OK so you know the general words you’re looking for, but how do you arrange them? This can be really important.

    For example: I was writing a tutorial about how to verify your YouTube channel. But there were some other variations on possible language, like how to validate your YouTube channel, and sometimes they called it a YouTube account instead of a YouTube channel. But it was important to get it right, because YouTube confusingly has two very similar names for getting verified – one was for big channels, and one was for new channels. Also, people might be searching for one of these when they really want the other. So you have to get in the mind of your viewer a bit. I ended up going with “How To VERIFY A YouTube Account” as the title but I actually put “Verify YouTube Channel” in the title. So I sort of did both.

    But basically, try to be the thing you would click on if you were trying to solve the problem in your video. You might even try re-arranging the title, particularly if it’s a longer one. For instance, instead of “How to Make Chicken Soup with Grandma’s Recipe”, you might do “Chicken Soup [Grandma’s Recipe] – How To Make It?”

    To find the right phrasing, one of the easiest ways to start is by using the “autocomplete” in YouTube search. So you just type in your main phrase and see what comes up after it automatically. You can also do what I call the “underscore” search, where you do an underscore, space, and then the phrase. This tells you the most popular overall phrases with your keyword phrase. And Google has the “People also ask” section which will tell you the most popular related questions.

    And there are great paid tools that help you up your game here, and I have affiliate links in the description. The TubeBuddy Keyword Explorer gives you a ton of info about how you’ll do in competition with other channels for this phrase, when are people most interested in it, and more. VidIQ will tell you about how many searches there are for that phrase, and Morningfame will tell you which phrases do better for larger or smaller channels.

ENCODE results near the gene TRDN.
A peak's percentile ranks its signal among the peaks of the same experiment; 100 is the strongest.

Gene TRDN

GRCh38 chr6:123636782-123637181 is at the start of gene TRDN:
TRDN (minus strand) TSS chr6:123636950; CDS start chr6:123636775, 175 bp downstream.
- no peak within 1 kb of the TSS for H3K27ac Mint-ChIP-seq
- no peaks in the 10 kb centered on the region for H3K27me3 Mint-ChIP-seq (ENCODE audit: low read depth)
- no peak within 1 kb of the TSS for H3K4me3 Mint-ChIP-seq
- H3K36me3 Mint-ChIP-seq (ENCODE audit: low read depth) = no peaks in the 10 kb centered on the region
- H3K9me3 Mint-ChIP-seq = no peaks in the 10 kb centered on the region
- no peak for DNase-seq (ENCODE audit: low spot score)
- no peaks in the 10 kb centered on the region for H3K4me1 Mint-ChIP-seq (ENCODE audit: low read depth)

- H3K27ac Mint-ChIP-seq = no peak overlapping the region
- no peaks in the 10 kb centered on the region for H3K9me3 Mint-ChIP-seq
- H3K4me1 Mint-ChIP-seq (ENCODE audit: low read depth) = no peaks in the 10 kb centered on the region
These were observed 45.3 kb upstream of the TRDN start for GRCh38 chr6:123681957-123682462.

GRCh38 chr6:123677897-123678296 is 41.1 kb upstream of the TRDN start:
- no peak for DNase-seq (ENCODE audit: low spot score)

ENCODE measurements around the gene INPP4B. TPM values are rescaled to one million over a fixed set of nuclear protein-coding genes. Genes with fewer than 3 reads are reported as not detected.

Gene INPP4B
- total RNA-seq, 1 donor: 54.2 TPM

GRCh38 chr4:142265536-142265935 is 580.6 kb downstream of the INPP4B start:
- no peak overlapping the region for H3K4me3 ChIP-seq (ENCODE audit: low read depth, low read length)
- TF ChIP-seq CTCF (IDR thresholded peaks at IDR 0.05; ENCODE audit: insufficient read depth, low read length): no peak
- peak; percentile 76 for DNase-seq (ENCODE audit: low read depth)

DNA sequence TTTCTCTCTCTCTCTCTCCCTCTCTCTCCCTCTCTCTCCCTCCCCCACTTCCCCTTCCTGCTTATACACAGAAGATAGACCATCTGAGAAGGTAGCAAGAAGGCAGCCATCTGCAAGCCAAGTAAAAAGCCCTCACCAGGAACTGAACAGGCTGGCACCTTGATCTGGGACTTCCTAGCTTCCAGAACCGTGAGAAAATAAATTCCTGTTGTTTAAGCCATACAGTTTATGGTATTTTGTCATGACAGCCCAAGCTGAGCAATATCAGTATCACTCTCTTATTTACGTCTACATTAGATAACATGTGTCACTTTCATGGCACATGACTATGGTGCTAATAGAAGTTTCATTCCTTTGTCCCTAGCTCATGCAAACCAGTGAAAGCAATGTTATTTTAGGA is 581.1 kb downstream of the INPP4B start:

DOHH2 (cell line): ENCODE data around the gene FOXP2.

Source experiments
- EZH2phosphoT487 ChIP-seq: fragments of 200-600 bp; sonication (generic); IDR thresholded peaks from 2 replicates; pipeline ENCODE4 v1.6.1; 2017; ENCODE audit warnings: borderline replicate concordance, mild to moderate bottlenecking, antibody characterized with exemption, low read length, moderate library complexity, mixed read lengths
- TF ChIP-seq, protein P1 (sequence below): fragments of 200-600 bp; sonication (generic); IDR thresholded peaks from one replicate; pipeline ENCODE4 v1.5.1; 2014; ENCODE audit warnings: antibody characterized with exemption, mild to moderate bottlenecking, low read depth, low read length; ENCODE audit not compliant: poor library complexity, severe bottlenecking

Sometimes if you use too broad a title it will get lost in the shuffle. But if you are more specific, you can win the day and also focus on your target audience. For instance, “How To Use Your iPhone” is going to have a lot of competition. But “How To Use The iPhone For Realtors” might do a lot better.


    Even if some titles might be more popular, they might not be as relevant to your viewers. For instance, Americans spell the word “Practice” with a “ce” at the end, but in many other English speaking countries they might spell it with an “se” at the end. So if you’re targeting a US audience, spell it with a “ce.” Also if you’re targeting an expert in a field, go ahead and use expert words. You may not get as many views, but they will be more valuable viewers and respond better to your videos.


    I usually CAPITALIZE certain words to make them stand out in a title. So for this tutorial which is about “YouTube video titles” I might capitalize “TITLES” or both “YOUTUBE” and “TITLES.”

    YouTube Creators Insider says don’t do it, and certainly don’t do ALL CAPS ON EVERY WORD IN THE TITLE. (2:29 in) But I think if you use it sparingly, it’s OK!


    Emojis are eye-catching, they’re friendly, and sometimes you can find one that either makes it easy to represent your company that you use in every video. For instance, on one channel we managed, we used a heart emoji ❤️ in every title []. Or if you’re a financial institution and emojis like a heart are too cutesy for you, you might use an emoji like an increasing chart 📈, or a dollar bill 💵, or an emoji that looks like a bank building (🏦 or 🏛️).

    Generally I would use the emojis at the end or middle of the title rather than at the beginning.


    If you’re writing a longer headline, consider using a bracket at the end. According to a study by Hubspot:

    “Headlines with bracketed clarifications (e.g., [photos], [interview], … , [slideshow], etc.) performed 38% better than headlines without clarifications, suggesting readers are more likely to click when they have a clear picture of what lies behind the headline.”

    Some people also use the “pipe” (this thing: | ) as a separator in titles.

  11. STEP 11:  DON’T USE “AND”

    You should almost never use the word “AND” in your titles. It usually makes the titles too long to read quickly and just makes them too confusing, and that stops you from getting clicks. If you find yourself having to use the word “and” in your title, that’s a hint that you’ve really probably got at least two videos in there. But a video should really only be about one topic, not two.


My name is Dane Golden from the Video Marketing Business Academy and TODAY IS THE DAY for you to start upping your game on YouTube for business so you can transform your viewers into loyal customers. And to begin your journey, just subscribe to our blog and YouTube channel.